• There is no substitute for what they want— They want to wear the pink dress which is in the wash, They are inconsolable (even though you have offered the green ones, the polka dot ones, the ones with the cupcake patch on the front, etc.)
  • They act out when frustrated—will give up or get angry when they can’t figure out how to fit the puzzle together.

When your child starts to show signs of challenging behaviour, it will often start because your child can’t figure out how to express their feelings or get something that they want because you as the adult, doesn’t understand.

 

Positive Behaviour Management

Are you stuck at a point where all you can see of your child’s poor behaviour? Well one of the best approaches you can try is called positive behaviour management.

I used this method in the classroom and it really works although I found it hard to remember to turn a negative into a positive at times. As parents (or teachers) it is very easy to approach a situations starting with a negative and you really have to stop and think before you run in and say ‘No’ about how to approach your child’s behaviour.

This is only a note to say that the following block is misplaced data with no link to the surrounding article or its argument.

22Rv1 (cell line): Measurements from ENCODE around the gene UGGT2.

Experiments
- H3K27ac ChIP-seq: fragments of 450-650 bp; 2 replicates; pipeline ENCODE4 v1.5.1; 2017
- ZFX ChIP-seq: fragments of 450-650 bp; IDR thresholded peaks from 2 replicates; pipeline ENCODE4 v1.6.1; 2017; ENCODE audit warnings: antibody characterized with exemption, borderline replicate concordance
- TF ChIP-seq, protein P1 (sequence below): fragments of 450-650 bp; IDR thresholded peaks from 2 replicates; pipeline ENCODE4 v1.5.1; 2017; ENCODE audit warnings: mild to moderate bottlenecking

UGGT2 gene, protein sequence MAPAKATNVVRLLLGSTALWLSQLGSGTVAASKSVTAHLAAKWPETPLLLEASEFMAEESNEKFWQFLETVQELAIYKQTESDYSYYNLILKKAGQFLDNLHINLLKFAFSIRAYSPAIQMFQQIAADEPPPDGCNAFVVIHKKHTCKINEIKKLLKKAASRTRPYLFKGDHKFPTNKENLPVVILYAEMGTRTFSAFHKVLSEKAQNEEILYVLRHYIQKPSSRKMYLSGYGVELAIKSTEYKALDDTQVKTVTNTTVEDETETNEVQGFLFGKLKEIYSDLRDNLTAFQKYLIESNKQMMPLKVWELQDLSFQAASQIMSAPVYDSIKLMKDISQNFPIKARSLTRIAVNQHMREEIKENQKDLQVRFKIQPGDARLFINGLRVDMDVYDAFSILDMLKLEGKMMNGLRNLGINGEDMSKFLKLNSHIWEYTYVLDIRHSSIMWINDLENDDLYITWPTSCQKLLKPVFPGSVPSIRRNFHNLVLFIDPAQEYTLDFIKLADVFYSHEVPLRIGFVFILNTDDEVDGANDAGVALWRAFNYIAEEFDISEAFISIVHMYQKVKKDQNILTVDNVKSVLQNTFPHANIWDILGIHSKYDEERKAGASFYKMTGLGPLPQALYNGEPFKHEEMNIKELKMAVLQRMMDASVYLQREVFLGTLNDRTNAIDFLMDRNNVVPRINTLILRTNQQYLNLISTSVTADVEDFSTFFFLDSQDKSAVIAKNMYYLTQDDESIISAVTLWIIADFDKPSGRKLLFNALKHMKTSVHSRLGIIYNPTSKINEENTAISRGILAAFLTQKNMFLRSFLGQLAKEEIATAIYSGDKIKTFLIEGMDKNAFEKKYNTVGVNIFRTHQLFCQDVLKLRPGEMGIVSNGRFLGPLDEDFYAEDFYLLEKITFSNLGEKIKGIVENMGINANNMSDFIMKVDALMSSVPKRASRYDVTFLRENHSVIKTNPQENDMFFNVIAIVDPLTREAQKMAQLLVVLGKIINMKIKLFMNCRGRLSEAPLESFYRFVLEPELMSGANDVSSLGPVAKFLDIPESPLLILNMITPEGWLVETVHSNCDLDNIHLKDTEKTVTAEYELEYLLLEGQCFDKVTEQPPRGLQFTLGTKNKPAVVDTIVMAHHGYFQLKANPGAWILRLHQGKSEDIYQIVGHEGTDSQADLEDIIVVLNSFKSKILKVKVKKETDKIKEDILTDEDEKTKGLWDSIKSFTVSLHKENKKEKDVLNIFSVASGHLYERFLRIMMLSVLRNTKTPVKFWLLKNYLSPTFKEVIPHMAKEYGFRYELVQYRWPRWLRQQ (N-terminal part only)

Every time your child does something ‘good’, praise them enthusiastically. It does not matter how small that ‘something’ is, praise them. They may pick something up, give a toy to their sibling, rock their dolly, anything kind, helpful, nice. If they have siblings, watch their face too during their praise, they will be looking at what they can do to get the same recognition. At the same time, try to ignore the poor behaviour.

We have recently been gifted two ‘Reward Boxes’ to reinforce the good behaviour in our house. The reaction form the girls has been amazing. I wondered at just 2 year old, whether they would understand the concept but the earlier you start these things, the quicker you will get a response. It also gets a little competition going between the girls as they both want to please.

 

So, for example, you should focus on the behaviour that you want to see, including some that you already see, for example:

  • Cleaning teeth twice a day;